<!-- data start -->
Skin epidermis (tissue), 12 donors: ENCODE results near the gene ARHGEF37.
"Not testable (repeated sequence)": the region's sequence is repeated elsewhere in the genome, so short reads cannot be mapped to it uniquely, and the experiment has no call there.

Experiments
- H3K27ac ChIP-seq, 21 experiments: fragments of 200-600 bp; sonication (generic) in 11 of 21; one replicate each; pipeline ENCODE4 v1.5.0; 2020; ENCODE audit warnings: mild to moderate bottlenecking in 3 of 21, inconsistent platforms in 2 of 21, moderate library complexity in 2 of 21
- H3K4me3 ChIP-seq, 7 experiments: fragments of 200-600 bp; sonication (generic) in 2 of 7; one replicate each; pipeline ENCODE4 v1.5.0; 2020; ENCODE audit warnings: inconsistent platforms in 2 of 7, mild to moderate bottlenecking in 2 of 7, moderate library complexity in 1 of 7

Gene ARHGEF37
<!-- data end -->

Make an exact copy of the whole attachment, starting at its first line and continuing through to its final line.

Skin epidermis (tissue), 12 donors: ENCODE results near the gene ARHGEF37.
"Not testable (repeated sequence)": the region's sequence is repeated elsewhere in the genome, so short reads cannot be mapped to it uniquely, and the experiment has no call there.

Experiments
- H3K27ac ChIP-seq, 21 experiments: fragments of 200-600 bp; sonication (generic) in 11 of 21; one replicate each; pipeline ENCODE4 v1.5.0; 2020; ENCODE audit warnings: mild to moderate bottlenecking in 3 of 21, inconsistent platforms in 2 of 21, moderate library complexity in 2 of 21
- H3K4me3 ChIP-seq, 7 experiments: fragments of 200-600 bp; sonication (generic) in 2 of 7; one replicate each; pipeline ENCODE4 v1.5.0; 2020; ENCODE audit warnings: inconsistent platforms in 2 of 7, mild to moderate bottlenecking in 2 of 7, moderate library complexity in 1 of 7

Gene ARHGEF37